Or maybe 5 months of the same routine and lifts and rep range has his body adapted and thus the plateue (how do you spell that?)
recent reserch suggests our bodies are amazing adaptation machines and after only 12 weeks will learn how to adapt to the stress from a routine and stop growing.
You need to mix up the exercises or rep / set ranges to shock the body into new growth, apparently unless of course you are naturally gifted or assisted.
And shouldn’t he have had a light / deload week after 3 months of consistant good training? That’s one idea I’ve read. Makes your whole body fully recovered and you go back in the gym stronger.
I’m as interested in replies to this post for myself as I am for the OP.
This also just simply isn’t true. If so, powerlifters would never get stronger since they primarily bench, squat, and deadlift for years on end.[/quote]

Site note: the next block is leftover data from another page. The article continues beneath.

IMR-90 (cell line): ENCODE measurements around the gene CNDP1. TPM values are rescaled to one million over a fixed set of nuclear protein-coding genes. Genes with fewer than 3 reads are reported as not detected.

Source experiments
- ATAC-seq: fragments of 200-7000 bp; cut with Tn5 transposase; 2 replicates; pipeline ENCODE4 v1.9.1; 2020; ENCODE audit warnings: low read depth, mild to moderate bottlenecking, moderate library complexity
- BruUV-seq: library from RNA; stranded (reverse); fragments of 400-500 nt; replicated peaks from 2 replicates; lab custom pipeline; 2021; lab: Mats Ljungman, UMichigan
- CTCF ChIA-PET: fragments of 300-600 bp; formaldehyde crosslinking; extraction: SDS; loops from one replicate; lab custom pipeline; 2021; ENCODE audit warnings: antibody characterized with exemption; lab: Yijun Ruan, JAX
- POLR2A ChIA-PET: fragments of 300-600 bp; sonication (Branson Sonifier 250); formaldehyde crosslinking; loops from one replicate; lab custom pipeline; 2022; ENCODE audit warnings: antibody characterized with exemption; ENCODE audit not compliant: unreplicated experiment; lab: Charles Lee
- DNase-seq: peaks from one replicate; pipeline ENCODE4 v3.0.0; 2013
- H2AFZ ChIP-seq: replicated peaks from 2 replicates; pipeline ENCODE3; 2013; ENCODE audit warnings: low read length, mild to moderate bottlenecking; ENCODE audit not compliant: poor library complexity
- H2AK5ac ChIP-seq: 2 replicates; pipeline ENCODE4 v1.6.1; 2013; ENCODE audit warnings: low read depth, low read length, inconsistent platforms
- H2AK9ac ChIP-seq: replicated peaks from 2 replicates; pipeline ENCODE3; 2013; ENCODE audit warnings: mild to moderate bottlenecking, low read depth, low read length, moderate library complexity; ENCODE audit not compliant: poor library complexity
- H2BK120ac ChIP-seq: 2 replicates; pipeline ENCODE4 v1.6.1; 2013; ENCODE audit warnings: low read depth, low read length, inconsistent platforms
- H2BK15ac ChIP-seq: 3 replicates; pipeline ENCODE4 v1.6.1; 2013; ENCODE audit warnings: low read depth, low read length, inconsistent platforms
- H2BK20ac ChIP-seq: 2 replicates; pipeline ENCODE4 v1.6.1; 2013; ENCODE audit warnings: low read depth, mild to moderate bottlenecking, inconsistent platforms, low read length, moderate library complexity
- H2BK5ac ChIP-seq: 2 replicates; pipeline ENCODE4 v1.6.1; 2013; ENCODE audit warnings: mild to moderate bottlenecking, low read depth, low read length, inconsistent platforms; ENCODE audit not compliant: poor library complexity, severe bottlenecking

You are either selectively quoting to troll or have reading comprehension problems.
I’ll assume the later out of kindness.
I never said they wouldn’t get stronger, just that the body stops the hypertrophic process due to adaptation. I was saying it stops extra msucle from growing, which in itself is actually a defense mechanism to threat (repeated strain.)
Shit google it, it’s basic elementary stuff anyone lifitng for a month and reading around a bit should know.
We’ve all seen powerlifters that make huge lifts that look skinny and like it’s impossible for them to do so as well as seeing the ones that were born with big thick physiquesin the first place.
The stench of myopia and mythical truths around here is killing me, I’m off to bed.[/quote]
I quoted your entire post. I read your entire post. I have no reading comprehension problems.
The body does not stop hypertrophy because you stay on the same program. This is common sense.
Hypertophy is the reaction to the stress, not stopping hypertrophy. That is completely backwards.
I’ve told you this before, but you really should just go lift and stop pretending like you know anything, because you sure as hell don’t.